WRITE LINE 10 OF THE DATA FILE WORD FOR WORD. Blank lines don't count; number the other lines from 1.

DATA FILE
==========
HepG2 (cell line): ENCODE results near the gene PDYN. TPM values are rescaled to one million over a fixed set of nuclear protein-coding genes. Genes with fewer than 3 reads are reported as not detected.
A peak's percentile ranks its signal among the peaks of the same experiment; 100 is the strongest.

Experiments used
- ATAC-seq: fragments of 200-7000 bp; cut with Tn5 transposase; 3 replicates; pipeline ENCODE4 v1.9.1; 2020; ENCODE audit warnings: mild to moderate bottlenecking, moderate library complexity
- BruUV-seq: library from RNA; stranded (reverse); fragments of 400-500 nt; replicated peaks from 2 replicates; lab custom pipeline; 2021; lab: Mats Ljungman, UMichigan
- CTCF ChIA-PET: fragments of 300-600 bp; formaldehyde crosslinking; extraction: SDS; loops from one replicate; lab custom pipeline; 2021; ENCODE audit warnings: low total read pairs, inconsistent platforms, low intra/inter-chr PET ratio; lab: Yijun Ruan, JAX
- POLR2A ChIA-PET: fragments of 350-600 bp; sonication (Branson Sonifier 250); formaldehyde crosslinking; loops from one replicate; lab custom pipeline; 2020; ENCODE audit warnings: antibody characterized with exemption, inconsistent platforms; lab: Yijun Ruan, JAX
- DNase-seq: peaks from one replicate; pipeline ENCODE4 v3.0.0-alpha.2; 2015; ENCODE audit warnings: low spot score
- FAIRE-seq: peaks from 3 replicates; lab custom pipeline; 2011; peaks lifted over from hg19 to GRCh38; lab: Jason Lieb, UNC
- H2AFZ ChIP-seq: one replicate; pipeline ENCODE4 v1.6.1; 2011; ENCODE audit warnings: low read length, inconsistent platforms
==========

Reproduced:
- H2AFZ ChIP-seq: one replicate; pipeline ENCODE4 v1.6.1; 2011; ENCODE audit warnings: low read length, inconsistent platforms